Posted by: bluesyemre | August 10, 2015

Why College Libraries Are Going Bookless by Nate Hoffelder

Taubman-Health-Sciences-Library1-500x281

We’ve all read the news stories about this college or that college removing books from their libraries. Stanford was one of the first to go bookless back in 2010, and many more colleges have followed suit. This includes Florida Polytechnic University, which opened a bookless library last fall, and the University of Michigan, which just reopened a medical library but left the books in storage.

From the Toledo Blade:

The University of Michigan has reopened its Taubman Health Sciences Library after a $55 million overhaul and rethinking of how a library for medical students should function.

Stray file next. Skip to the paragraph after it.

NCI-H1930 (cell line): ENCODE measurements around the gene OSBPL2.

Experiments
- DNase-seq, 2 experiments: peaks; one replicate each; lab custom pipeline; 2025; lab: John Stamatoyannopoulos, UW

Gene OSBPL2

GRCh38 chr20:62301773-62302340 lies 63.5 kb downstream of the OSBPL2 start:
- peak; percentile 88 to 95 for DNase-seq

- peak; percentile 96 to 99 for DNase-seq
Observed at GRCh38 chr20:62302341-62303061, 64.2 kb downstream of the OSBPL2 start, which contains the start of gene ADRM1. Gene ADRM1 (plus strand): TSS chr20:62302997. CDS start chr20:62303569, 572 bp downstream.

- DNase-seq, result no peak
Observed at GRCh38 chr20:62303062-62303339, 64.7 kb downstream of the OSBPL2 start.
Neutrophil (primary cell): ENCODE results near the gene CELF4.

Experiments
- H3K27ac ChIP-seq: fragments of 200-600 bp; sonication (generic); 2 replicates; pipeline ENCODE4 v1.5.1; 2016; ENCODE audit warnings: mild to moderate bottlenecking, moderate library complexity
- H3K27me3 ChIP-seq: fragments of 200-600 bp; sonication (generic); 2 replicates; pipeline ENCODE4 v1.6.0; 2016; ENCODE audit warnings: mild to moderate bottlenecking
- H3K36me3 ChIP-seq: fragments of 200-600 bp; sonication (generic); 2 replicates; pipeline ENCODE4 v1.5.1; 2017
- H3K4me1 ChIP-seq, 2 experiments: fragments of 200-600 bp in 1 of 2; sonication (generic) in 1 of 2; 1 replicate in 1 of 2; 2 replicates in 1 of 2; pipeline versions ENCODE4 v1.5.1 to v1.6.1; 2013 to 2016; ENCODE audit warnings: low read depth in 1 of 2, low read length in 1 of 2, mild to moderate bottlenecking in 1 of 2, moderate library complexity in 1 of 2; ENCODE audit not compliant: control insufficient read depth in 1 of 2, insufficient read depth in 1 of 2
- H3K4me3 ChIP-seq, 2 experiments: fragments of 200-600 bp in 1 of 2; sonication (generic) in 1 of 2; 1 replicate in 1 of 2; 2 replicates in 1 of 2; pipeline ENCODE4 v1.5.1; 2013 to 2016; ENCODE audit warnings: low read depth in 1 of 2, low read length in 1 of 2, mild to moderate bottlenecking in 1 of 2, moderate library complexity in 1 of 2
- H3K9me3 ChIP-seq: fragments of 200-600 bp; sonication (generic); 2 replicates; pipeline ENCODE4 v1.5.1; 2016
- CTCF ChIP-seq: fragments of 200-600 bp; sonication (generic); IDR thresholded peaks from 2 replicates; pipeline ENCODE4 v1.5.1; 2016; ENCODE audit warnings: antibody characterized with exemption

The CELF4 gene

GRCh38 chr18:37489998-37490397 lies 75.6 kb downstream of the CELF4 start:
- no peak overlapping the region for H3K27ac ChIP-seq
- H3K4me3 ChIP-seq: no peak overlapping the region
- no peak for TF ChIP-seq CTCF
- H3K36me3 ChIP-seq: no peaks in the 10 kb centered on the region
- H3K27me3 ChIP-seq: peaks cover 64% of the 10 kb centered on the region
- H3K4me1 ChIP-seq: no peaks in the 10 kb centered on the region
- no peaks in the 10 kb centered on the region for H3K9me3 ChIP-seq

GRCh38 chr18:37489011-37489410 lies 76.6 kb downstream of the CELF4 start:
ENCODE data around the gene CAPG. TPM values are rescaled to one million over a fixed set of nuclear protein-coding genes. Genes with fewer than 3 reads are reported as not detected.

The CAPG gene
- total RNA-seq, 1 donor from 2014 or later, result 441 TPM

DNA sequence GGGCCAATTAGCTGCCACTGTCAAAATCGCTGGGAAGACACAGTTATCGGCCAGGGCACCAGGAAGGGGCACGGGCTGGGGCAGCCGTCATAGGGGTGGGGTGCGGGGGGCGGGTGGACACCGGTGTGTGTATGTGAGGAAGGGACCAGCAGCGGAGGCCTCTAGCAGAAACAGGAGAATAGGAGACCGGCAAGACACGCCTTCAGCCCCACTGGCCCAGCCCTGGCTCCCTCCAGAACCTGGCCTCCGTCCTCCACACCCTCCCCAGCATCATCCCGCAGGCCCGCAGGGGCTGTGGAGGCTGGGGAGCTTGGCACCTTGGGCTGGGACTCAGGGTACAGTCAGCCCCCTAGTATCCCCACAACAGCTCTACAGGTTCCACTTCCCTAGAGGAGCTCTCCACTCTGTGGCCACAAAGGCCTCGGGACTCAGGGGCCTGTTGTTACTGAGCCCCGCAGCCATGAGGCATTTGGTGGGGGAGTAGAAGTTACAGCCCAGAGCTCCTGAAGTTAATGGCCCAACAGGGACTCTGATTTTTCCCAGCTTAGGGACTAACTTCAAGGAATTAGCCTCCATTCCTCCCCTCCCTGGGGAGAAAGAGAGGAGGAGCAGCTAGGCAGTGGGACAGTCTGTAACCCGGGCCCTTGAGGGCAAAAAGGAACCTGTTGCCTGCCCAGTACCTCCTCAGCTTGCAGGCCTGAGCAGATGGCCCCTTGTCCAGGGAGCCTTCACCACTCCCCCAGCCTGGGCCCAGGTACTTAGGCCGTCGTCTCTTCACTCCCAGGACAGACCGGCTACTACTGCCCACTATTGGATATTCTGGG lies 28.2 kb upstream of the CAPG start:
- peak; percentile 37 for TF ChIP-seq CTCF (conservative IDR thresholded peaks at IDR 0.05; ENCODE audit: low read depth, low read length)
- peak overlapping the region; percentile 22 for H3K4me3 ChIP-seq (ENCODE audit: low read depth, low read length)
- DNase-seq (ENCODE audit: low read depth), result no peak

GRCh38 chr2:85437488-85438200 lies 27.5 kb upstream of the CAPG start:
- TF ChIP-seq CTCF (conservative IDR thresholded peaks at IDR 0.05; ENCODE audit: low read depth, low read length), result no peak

Hundreds of thousands of books were moved to an offsite location and are available on demand for delivery, and by becoming “bookless” the school said that frees up space for medical student education. The facility on the school’s Ann Arbor campus officially reopened over the weekend.

You can find more details in the U of M’s announcement.

While a traditionalist may object to a library without books, the fact of the matter is libraries have always been more than warehouses for books. Academic libraries in particular are used more for study than for storing old and possibly outdated books.

http://the-digital-reader.com/2015/08/05/why-college-libraries-are-going-bookless/


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